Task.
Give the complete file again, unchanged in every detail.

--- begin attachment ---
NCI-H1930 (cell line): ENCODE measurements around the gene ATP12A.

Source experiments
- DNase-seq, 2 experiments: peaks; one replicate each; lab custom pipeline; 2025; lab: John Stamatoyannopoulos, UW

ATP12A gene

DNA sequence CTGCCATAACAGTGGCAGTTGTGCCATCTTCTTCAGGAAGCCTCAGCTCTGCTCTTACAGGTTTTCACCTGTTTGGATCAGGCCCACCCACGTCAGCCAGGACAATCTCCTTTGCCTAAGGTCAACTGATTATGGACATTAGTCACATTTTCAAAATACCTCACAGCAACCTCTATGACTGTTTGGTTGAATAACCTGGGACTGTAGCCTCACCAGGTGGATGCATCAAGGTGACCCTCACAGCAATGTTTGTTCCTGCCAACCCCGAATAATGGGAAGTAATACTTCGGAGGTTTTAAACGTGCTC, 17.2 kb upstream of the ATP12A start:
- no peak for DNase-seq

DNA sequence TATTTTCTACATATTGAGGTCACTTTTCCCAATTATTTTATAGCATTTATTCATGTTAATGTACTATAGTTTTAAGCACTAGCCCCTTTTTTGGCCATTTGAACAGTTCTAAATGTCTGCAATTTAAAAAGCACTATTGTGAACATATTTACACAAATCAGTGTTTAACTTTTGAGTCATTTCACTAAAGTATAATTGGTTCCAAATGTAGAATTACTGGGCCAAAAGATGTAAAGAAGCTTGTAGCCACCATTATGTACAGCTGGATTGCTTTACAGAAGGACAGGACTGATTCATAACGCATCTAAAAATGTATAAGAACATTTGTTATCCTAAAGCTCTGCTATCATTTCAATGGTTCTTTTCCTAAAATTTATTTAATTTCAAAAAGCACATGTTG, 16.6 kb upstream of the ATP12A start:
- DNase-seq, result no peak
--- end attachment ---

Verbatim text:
NCI-H1930 (cell line): ENCODE measurements around the gene ATP12A.

Source experiments
- DNase-seq, 2 experiments: peaks; one replicate each; lab custom pipeline; 2025; lab: John Stamatoyannopoulos, UW

ATP12A gene

DNA sequence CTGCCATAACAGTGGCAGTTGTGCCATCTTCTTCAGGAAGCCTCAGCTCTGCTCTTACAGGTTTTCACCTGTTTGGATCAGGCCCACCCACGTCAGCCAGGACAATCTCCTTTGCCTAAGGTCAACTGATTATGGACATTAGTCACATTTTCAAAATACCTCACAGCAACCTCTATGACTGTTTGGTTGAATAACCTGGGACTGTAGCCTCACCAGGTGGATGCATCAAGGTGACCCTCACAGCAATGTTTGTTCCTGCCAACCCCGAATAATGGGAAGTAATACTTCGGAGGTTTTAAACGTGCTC, 17.2 kb upstream of the ATP12A start:
- no peak for DNase-seq

DNA sequence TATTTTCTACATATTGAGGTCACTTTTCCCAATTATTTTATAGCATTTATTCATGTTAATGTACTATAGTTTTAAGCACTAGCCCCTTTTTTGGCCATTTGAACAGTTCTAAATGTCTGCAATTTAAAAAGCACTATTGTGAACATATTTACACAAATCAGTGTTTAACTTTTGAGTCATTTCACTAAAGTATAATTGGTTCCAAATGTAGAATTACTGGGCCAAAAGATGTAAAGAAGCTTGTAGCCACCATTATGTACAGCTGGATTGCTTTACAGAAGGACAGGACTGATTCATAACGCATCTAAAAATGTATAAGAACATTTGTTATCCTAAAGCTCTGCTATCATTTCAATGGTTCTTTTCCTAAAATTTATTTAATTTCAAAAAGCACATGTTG, 16.6 kb upstream of the ATP12A start:
- DNase-seq, result no peak